What the Cluck???
by Rebecca Bresnick Holmes
So I go to pick up Lola (black teenage Silkie) and I see this thing, about an inch long, sticking out of her head. I thought it was a stick or piece of dried grass, but it’s very dark grey. I tried to brush it off, but it wouldn’t go.
I caught her and examined this mystery sprout sticking out of her head. I pulled on it a bit, and it was stuck. Really strange. It was attached to her head. I was torn: if I pull it out, it might hurt her and she’ll be traumatized and won’t trust me any more (to the extent that chickens trust at all) but I really want to remove this blemish from her otherwise perfect hairdo.
I didn’t want to risk the trauma, so I let it go for the moment and reassured Lola that I’d take care of it. I was sure she felt self-conscious about it. Off I went to do some online chicken research, as usual.
After an hour on the computer looking at all kinds of forums and photos, I was more confused than ever. Not only was I more confused about what this might be, but I was also worried about chickens getting sick in the rain (mine seemed to prefer hunting worms in the rain than seeking the shelter I made for them with the cat-saving tarp), various ailments they can develop, and whether I should be cleaning their feet!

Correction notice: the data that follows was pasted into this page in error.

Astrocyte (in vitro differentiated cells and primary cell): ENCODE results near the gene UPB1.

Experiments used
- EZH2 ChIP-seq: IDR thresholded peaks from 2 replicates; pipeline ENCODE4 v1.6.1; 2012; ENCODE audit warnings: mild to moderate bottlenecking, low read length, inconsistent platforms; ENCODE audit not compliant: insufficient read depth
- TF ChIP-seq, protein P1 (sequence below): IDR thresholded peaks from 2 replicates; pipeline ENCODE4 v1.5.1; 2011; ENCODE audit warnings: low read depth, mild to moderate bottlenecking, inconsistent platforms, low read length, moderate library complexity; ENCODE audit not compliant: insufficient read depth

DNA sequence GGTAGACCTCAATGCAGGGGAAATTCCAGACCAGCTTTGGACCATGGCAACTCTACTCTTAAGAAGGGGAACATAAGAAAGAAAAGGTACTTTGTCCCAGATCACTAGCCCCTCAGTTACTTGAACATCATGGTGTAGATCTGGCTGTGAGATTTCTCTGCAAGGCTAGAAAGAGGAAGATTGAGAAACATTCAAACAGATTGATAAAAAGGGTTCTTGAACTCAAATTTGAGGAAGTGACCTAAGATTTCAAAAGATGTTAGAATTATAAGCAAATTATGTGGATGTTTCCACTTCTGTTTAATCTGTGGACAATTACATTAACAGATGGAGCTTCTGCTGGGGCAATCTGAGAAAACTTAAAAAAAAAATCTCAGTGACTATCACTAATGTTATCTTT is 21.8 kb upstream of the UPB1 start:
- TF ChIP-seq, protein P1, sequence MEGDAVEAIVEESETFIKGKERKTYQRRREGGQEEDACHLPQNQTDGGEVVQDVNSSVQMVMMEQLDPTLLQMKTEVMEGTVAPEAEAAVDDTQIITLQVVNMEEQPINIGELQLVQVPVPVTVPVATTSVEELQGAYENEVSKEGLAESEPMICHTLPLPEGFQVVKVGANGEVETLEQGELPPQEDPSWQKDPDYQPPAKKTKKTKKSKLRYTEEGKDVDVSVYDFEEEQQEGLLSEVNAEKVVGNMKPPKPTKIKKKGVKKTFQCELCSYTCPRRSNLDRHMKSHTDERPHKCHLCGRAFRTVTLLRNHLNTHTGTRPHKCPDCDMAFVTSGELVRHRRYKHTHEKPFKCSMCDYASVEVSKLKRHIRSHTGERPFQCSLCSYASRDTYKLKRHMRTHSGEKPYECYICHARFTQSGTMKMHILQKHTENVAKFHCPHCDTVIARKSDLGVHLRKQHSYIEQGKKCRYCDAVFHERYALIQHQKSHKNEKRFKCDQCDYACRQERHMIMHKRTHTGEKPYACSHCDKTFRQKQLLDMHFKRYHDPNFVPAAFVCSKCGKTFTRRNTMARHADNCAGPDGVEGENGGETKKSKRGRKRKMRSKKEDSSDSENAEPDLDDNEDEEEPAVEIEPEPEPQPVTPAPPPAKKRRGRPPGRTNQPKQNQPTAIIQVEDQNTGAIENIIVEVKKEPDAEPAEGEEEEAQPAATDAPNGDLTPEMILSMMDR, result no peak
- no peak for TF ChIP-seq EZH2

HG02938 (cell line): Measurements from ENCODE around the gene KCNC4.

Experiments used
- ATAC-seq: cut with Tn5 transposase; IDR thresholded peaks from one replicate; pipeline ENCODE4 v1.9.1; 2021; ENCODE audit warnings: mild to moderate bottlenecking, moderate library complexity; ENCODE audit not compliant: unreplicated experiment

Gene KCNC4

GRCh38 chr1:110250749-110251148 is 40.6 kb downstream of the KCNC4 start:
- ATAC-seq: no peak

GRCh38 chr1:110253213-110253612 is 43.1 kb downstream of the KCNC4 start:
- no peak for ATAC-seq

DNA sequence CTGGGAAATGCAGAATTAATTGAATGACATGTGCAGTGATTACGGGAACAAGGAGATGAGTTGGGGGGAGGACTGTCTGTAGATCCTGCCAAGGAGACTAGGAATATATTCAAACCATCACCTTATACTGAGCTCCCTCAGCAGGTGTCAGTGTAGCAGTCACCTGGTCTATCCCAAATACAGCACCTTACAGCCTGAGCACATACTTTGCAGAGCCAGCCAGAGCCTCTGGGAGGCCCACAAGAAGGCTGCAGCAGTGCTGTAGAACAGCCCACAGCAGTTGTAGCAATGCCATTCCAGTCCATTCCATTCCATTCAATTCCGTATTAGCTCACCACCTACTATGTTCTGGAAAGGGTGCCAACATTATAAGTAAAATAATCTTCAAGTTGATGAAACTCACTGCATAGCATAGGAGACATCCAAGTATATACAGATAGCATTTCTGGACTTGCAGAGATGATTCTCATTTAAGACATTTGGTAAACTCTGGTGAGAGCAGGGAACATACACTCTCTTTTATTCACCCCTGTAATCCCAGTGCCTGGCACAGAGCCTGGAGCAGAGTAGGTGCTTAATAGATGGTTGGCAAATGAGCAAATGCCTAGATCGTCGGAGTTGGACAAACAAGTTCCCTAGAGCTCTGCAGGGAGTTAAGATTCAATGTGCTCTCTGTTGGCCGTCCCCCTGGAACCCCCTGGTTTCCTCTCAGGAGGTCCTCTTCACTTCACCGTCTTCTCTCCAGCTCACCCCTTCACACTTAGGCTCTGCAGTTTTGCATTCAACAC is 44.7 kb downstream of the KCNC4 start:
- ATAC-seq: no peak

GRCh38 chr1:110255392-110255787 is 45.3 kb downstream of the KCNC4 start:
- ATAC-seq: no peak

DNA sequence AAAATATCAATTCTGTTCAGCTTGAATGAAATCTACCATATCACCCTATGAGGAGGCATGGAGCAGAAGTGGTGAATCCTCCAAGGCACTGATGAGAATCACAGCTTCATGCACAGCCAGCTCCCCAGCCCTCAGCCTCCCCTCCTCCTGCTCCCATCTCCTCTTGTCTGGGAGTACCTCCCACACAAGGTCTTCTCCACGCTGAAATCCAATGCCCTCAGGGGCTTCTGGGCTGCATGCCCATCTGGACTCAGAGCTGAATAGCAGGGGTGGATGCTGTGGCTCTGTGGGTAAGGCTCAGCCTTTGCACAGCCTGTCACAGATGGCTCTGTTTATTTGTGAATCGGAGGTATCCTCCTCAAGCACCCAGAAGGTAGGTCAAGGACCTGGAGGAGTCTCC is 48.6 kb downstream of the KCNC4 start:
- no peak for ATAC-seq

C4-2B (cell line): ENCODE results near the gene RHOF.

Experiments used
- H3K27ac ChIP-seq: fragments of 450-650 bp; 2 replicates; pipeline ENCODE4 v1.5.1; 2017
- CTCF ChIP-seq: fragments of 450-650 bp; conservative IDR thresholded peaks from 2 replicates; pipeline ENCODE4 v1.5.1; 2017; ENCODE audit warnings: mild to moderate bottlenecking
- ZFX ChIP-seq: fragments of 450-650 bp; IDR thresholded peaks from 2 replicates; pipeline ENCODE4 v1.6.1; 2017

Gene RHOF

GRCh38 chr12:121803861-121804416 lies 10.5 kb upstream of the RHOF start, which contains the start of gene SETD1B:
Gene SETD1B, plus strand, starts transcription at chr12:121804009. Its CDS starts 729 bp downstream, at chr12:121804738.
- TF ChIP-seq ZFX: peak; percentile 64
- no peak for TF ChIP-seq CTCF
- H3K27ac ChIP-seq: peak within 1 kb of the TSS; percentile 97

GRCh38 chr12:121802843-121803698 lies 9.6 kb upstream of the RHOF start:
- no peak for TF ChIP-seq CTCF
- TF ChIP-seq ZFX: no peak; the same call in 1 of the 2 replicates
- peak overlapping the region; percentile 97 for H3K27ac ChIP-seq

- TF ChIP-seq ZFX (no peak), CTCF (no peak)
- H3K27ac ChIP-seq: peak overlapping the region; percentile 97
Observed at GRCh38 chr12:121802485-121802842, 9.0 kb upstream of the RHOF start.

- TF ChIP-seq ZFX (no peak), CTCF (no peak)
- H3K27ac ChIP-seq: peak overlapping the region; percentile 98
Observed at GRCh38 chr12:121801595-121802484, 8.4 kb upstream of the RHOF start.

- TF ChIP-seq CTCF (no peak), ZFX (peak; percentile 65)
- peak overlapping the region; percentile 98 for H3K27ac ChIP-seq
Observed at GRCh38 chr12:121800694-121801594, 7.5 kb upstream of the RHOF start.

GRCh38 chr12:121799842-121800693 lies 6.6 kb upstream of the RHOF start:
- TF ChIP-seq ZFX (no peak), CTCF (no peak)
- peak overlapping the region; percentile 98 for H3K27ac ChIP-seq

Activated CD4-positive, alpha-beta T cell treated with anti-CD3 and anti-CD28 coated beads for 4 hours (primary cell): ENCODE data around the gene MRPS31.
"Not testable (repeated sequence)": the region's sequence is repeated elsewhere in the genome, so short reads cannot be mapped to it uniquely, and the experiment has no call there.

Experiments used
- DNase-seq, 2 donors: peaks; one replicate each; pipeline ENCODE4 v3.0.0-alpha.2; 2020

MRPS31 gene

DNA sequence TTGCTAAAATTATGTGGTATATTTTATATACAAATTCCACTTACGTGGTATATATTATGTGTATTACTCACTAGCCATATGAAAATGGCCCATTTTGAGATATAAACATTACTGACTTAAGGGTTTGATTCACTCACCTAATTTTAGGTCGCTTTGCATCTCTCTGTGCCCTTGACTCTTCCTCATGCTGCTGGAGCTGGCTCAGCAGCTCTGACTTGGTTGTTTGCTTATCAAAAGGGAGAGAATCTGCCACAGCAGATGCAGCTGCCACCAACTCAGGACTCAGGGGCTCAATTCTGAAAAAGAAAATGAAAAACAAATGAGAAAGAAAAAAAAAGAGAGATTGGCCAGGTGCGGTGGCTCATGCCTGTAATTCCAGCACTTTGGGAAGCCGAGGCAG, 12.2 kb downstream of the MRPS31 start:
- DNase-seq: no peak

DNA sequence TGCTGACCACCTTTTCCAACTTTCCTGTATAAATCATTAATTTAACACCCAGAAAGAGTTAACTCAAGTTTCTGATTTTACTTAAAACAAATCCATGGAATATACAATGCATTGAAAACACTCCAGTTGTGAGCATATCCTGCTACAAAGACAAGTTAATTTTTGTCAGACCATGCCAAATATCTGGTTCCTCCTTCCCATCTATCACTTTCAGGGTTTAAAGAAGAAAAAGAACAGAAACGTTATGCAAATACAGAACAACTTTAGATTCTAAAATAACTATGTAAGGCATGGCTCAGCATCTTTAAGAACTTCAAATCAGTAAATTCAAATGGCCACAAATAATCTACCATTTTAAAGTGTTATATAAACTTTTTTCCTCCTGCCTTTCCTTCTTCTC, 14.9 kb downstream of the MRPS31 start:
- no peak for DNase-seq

Nonetheless, I tried to put aside these other growing anxieties and focus on the problem at hand. Apparently, there are these things called “streamers” that Silkies can have on their heads that may indicate that they are MALE!!! What??!!! Could Lola be a boy chicken instead of a girl chicken? (“Lola” by the Kinks begins to play in my head – Oh, the irony!)
I wasn’t sure, however, that the “streamers” I read about properly described this thing coming out of her head. I decided to check it out again, so off I went to the backyard.
I picked up Lola and examined her head again. She was very patient and the thing looked like the base of a feather, grown long and without the feathers. I decided that it was too long to be one of these “streamers,” which looked like long feathers from the online images. I put Lola back down.
Then I started looking at her tail feathers and comparing them to Fiona’s (I also read online that the male’s rear end feather shape is generally pointier than the female’s). As I’m starting to think that Lola’s might look a bit pointier than Fiona’s, Fiona reaches over to examine the embarrassment hanging off of Lola’s head, and then… plucks it right off!
Lola didn’t make a peep – totally fine with it. Lesson learned: don’t waste time doing internet research about your backyard chickens and let nature take its course.